USFS Call for Public Comment!
The USFS has initiated a revision process in the Inyo, Sequoia, and Sierra National Forests in the Pacific Southwest Region.
We think our readership should be more specifically informed about the appalling language (emphasized in bold italics below) in Forest Service Plan #3375, for which objecting comments are requested by September 29:
“Pacific Crest National Scenic Trail Corridor
“1. The Pacific Crest National Scenic Trail (PCT) corridor is permanently protected to provide outstanding ««««««primitive hiking and horseback experiences:»»»»»»
«««««3. The use of bicycles and other mechanized transport and motorized use is prohibited on the PCT tread and within the trail corridor, except on trails designated crossings where such use is allowed.»»»»»
«««««“1. To maintain the outstanding primitive hiking and horseback experiences, new crossings of the PCT by trails for bicycles or other mechanized transport should be avoided except as mutually agreed on by the forest and the Pacific Crest National Scenic Trail Association.”»»»»»
This absurd plan would cement in place the current questionable ban on bicycles on the PCT, at least for these three national forests, and give the PCTA (a private, membership organization opposed to bicycles) a veto over bicycles on TRAILS THAT EVEN CROSS THE PCT! Major trail networks are at stake here (e.g., Lake Tahoe mountain biking)!
We strongly encourage you to lease send in your objecting comments by September 29. Comments can be submitted here:
Sample comments that have already been submitted by PCTRI Members are below:
The 1988 temporary Closure Order that is the basis for the bicycle exclusion is badly outdated; reflects 25-year-old management practice; never involved significant public input; does not serve the long-term conservation goals for the PCT; and unfairly prevents a significant segment of the public from accessing any part of the public trail in a safe and sustainable manner. Preserving a 2,650-mile public trail for the exclusive use of a relatively tiny segment of the public is bad policy and it erodes public support for the trail.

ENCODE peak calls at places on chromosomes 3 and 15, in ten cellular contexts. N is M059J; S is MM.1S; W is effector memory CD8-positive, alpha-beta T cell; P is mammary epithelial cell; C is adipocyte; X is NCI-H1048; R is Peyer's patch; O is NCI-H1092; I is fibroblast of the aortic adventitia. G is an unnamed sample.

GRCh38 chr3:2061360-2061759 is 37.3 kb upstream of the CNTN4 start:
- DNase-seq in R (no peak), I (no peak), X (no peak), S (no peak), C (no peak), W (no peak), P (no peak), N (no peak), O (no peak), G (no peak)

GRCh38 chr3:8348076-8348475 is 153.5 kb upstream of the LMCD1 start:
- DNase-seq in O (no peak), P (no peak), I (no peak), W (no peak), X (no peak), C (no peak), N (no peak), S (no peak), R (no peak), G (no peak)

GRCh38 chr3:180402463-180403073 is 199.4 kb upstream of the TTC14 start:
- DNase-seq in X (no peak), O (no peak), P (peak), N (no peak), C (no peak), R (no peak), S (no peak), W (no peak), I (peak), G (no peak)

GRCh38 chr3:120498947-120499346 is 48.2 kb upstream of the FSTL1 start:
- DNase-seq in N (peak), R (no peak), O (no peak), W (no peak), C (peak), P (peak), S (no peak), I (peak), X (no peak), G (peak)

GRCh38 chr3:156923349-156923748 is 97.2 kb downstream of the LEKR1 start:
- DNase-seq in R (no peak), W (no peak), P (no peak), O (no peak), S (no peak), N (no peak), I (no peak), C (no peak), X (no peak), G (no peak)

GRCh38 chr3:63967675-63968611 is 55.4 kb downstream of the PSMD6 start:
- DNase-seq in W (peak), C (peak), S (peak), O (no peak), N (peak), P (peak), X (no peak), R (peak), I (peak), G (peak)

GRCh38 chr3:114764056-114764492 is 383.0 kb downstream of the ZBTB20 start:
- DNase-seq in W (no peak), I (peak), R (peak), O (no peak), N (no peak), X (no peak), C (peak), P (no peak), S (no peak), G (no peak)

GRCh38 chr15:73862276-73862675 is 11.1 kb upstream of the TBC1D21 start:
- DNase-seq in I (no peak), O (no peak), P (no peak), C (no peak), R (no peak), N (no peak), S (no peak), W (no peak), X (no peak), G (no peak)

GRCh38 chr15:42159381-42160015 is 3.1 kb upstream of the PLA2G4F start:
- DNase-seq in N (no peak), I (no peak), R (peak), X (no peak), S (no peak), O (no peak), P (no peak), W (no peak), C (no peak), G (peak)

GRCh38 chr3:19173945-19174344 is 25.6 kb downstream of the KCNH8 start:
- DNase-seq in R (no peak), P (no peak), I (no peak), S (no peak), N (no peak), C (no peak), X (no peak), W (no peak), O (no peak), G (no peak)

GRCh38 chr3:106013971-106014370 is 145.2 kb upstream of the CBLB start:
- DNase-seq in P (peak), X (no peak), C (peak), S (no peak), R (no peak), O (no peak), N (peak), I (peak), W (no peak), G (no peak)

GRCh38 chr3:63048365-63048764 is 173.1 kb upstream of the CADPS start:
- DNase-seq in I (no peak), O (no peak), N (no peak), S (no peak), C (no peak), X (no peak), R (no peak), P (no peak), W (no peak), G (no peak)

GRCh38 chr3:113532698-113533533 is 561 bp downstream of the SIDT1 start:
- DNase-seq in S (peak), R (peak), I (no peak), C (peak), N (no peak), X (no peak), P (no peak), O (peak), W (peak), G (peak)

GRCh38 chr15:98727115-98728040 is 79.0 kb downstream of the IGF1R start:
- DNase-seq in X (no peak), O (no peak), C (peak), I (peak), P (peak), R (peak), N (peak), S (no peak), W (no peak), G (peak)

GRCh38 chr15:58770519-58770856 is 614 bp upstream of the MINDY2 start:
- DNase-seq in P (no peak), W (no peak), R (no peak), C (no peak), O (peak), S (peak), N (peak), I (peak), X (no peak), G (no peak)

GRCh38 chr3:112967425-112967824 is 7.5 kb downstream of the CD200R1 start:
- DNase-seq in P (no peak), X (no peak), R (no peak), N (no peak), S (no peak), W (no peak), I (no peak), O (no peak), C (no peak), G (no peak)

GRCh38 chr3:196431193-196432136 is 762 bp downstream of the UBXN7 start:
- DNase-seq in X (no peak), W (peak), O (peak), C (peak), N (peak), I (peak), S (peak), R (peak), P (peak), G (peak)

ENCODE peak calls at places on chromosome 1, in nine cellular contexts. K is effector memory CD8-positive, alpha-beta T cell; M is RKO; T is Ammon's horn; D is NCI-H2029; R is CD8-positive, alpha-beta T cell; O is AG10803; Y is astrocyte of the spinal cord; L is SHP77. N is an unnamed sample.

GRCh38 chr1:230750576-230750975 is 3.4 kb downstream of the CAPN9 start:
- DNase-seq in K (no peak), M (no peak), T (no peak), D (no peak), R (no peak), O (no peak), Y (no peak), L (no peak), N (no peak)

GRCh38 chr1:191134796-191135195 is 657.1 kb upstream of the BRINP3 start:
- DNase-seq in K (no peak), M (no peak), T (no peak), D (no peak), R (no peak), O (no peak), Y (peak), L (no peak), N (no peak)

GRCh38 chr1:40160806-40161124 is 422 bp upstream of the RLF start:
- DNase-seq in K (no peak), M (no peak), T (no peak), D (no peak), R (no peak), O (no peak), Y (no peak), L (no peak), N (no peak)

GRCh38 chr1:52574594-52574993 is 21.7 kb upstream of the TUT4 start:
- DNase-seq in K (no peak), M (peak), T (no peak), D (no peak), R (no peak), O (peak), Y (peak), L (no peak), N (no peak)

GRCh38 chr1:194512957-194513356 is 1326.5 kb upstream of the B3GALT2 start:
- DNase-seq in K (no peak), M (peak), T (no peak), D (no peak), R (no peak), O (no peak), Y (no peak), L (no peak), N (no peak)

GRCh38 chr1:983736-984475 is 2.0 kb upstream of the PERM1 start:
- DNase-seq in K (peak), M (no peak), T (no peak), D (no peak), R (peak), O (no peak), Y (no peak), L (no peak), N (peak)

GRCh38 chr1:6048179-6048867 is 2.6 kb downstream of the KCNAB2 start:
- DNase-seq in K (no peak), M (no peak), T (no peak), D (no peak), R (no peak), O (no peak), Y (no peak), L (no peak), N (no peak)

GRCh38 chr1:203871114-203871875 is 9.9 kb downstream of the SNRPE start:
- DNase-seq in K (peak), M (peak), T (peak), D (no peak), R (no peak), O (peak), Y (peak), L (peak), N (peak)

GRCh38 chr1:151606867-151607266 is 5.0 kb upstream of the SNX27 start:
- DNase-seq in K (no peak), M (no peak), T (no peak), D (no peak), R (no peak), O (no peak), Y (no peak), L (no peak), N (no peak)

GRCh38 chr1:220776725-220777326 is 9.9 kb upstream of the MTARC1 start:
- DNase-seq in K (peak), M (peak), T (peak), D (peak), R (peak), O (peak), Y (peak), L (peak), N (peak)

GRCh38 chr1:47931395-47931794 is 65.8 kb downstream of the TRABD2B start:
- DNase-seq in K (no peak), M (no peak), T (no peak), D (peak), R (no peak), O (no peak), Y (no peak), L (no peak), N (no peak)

Until USFS agrees to a transparent, public review of the 1988 Closure Order, it is very difficult to support efforts that may perpetuate the plainly outdated ban on bicycle access.”
As an avid outdoorsman and a lover of the gorgeous Sierras, I am pleased to see efforts to sustainably manage this magnificent natural resource. However, I must strenuously object to the codifying of the ill-advised ban on bicycle across these portions of the PCT (as well as non-Wilderness areas across the PCT as a whole)
The 1988 temporary Closure Order that initiated the bicycle ban is outdated; reflects an incomplete management practice, failed to include significant public input, and most importantly does not serve the long-term conservation goals for the PCT. Preserving a 2,650-mile public trail for the exclusive use of one or two user groups at the expense of an equally low-impact user group bad policy and it erodes public support for the trail. Until USFS agrees to a transparent, public review of the 1988 Closure Order, it is very difficult to support efforts that may perpetuate the plainly outdated ban on bicycle access.
I have hiked portions of the PCT and cycled adjacent trails which cross the PCT. The portions I hiked were perfectly suitable and sustainable as cycling routes. Moreover, the wording in the plan that implies the possible further removal of cycling access to key trails which cross the PCT is particularly disturbing.